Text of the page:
Last week I wrote about different brands of eggs and their nutritional facts and came to the conclusion that nutrition-wise the "expensive, all-natural, omega-3" eggs are no different than the "bargain brand" plain old white eggs (depending on their diet, which I touch on later.)
I also compared "free range" eggs to "pastured" eggs.
If you missed that post, the link is below.
An Egg is an Egg? Part One
Today I want to touch on a few more subjects.
- United Egg Producers
- "Cage Free" is no better than "caged" in my opinion.
- An egg layer's diet
United Egg Producer Certified, www.uepcertified.com
Here is a little literate from the UEP website:
The United Egg Producers "wrote a set of industry guidelines titled 'Animal Husbandry Guidelines for U.S. Egg Laying Flocks.' These guidelines were first introduced as a voluntary program in 2002 for the industry to implement when requested by their customers, since then they have evolved into a committed program called "United Egg Producers Certified."
The United Egg Producers Certified program standards are the strictest in the industry and are part of our ongoing commitment to providing American consumers the safest, best quality and most economical eggs in the world. Our farmers commit to these strict guidelines and are audited by the USDA and Validus for compliance on 100 percent of their farms before they are allowed to place the United Egg Producers Certified seal of approval on their egg packaging."
I spent quite a bit of time at this website and found it very interesting. They defend the cage production of eggs very well in my opinion, but I still do not agree with the practice. I believe some of their "advantages," but still feel like their "advantages" are not worth the "disadvantages" which they do not present.
They compare the small backyard flocks of 1940 to today's cage chickens. They make the point that the backyard chickens were "continuously subjected to diseases, freezing, predators, poisoning, and infighting, had a precarious existence and a normal mortality rate as high as 40% per year. Average yearly egg production was little more than 100 eggs per year of which many were contaminated by the microbes from poultry diseases." What we need to keep in mind is that these flocks were maintained by mostly city folk during WWII in order to feed their families. I wonder if these "city dwellers" really knew how to care for their flocks and did they even have the proper facilities and resources to do so? My guess is that they did not.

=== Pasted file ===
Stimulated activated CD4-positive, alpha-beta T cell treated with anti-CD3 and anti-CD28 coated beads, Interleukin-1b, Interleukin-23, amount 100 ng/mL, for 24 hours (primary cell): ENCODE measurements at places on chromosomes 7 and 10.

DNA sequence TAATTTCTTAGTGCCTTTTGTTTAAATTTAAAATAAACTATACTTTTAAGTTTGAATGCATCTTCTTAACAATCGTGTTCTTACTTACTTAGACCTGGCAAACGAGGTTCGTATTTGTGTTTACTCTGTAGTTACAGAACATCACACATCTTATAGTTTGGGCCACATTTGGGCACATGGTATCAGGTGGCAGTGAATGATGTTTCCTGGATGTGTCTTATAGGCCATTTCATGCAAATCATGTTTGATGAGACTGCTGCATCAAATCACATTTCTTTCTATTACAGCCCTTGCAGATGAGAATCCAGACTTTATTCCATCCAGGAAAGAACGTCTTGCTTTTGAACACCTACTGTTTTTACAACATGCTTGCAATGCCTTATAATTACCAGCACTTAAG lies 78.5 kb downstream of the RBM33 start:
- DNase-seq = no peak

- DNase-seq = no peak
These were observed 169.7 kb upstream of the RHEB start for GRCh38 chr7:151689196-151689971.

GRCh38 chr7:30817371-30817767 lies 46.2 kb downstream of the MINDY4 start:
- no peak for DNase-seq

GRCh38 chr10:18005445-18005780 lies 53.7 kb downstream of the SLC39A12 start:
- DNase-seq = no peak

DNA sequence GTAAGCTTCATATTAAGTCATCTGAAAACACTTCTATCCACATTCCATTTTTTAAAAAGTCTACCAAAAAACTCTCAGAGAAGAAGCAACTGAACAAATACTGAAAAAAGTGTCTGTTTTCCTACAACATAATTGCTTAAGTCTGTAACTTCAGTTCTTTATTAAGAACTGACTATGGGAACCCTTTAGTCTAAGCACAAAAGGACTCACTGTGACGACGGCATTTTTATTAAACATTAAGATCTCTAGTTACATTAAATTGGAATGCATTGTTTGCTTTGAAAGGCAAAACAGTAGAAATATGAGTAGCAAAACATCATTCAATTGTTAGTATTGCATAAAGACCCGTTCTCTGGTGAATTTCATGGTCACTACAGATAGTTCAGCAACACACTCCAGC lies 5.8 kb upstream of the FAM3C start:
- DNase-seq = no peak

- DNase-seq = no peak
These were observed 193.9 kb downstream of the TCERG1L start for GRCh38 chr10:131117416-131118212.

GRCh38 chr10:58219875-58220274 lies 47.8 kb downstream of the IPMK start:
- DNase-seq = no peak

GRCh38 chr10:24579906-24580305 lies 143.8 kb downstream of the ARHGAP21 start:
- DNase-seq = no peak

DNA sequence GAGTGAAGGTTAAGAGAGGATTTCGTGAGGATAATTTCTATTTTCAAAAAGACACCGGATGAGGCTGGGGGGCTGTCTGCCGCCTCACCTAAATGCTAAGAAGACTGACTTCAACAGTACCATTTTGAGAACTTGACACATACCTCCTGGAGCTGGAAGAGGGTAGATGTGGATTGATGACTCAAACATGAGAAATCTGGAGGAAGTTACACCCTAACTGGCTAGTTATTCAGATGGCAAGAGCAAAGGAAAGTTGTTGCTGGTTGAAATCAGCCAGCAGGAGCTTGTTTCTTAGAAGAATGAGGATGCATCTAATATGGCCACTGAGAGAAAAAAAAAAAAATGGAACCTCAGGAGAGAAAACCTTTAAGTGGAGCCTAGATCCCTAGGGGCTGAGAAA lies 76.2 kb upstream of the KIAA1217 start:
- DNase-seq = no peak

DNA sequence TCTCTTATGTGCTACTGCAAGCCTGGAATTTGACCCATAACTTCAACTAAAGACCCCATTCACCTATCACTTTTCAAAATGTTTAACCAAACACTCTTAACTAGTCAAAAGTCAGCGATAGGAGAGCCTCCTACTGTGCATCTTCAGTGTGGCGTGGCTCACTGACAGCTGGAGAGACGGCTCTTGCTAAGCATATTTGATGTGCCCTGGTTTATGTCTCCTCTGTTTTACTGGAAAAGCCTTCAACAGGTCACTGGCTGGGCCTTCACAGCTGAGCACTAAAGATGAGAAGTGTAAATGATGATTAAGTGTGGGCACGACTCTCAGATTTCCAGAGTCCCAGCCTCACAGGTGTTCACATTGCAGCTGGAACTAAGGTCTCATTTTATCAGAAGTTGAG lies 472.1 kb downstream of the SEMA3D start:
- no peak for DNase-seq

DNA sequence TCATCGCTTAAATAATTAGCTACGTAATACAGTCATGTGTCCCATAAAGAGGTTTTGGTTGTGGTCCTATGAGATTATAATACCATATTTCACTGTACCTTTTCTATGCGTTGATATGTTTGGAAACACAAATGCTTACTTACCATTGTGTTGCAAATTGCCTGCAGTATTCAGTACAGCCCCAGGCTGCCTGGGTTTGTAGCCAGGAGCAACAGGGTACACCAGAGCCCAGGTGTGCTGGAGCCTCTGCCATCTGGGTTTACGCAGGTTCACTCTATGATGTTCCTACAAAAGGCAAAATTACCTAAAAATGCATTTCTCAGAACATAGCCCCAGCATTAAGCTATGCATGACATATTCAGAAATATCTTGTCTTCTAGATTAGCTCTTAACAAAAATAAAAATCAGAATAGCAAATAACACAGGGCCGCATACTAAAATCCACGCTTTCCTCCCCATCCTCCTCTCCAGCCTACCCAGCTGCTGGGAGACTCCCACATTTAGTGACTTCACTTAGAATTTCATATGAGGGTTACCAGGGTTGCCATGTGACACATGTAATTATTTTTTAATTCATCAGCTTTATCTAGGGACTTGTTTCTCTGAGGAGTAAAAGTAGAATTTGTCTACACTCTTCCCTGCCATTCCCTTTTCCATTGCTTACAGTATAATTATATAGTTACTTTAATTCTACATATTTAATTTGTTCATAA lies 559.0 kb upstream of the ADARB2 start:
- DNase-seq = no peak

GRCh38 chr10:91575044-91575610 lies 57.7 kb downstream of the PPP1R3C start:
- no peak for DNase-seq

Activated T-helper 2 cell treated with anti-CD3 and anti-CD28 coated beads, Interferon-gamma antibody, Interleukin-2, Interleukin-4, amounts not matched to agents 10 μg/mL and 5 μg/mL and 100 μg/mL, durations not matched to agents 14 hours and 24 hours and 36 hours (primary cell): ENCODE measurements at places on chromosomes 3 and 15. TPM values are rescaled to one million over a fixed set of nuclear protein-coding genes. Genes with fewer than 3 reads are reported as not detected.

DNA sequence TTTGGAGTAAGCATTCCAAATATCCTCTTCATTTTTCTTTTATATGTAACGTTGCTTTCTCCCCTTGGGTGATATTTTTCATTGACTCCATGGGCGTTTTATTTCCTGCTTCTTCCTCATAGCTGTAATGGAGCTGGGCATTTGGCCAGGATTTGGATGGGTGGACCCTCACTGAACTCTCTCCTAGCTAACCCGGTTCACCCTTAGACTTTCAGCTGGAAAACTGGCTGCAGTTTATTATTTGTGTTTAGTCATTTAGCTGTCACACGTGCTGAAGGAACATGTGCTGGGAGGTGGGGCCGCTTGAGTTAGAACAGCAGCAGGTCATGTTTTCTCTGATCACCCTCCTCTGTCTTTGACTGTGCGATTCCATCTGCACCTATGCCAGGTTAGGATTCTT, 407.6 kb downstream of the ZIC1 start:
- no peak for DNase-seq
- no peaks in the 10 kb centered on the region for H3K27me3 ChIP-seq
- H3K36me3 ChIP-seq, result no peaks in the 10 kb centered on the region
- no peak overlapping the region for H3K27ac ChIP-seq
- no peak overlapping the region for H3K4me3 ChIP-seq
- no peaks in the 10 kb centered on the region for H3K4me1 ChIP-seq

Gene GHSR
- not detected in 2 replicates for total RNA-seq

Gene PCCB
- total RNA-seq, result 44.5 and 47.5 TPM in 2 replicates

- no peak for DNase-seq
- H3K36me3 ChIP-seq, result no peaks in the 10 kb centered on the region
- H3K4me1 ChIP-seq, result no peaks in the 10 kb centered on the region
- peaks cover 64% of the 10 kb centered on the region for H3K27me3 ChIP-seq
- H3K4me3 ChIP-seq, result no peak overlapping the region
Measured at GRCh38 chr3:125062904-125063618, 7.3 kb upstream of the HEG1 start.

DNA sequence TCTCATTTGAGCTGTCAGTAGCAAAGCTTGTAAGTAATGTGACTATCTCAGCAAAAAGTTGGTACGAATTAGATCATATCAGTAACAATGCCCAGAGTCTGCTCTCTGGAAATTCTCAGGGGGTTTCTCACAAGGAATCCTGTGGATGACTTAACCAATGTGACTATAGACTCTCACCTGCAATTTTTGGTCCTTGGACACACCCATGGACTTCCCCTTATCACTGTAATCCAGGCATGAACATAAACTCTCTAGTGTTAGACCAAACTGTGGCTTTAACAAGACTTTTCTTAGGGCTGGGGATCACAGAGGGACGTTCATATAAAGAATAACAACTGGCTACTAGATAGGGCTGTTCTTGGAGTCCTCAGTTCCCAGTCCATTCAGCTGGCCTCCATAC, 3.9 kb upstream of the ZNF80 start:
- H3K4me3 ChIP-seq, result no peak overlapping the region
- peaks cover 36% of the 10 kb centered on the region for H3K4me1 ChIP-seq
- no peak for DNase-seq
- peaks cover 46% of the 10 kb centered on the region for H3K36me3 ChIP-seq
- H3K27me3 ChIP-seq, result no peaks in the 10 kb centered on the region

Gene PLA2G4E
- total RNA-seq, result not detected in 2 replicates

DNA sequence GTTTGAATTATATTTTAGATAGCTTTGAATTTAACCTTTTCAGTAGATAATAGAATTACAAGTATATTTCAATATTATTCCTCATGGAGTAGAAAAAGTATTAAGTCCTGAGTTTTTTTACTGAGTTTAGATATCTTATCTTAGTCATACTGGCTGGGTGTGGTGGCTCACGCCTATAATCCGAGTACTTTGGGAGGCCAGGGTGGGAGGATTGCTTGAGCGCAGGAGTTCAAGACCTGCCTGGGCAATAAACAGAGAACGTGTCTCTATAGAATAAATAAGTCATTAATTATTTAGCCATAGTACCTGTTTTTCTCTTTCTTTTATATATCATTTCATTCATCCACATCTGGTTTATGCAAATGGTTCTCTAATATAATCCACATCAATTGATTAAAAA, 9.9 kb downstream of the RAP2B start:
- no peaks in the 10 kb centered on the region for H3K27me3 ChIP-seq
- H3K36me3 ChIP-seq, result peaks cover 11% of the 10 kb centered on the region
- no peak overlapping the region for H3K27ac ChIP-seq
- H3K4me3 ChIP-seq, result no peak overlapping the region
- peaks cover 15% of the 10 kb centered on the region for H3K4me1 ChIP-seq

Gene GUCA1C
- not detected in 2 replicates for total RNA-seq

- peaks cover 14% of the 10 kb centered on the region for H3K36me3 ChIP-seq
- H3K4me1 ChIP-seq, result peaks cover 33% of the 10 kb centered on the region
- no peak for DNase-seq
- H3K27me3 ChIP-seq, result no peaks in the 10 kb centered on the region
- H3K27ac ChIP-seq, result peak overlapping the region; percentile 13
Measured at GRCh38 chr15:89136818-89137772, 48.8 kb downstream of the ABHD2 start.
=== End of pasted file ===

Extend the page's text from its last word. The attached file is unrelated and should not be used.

I believe that people today have a greater resource of educational material in order to raise healthy flocks. I think that today's technology and advancements overcome the problems of the 1940 small backyard flocks so why aren't they comparing today's backyard flocks with their caged systems?
One argument that defends the huge caged systems is that we can't possible "feed the world" without these industrialized systems. This may be true for some parts of the world, but we can feed more than we do with our family farms. Raising eggs layers is not a rocket science and does not require a huge amount of specialized equipment or capital. Can you imagine if all the people who were able to raise a small flock of egg layers actually did, how many eggs we would have? But now I'm getting off on another subject which I wasn't going to address in this post, so back to the main subject.
I believe that the United Egg Producers are trying to change the practices of the egg industry for the better. I read through some of their 36 page guidelines and think that many of their practices are not ideal, but better than the current practices I have read about.
I found it very interesting that out of all the cartons that I had only two were UEP Certified. They were: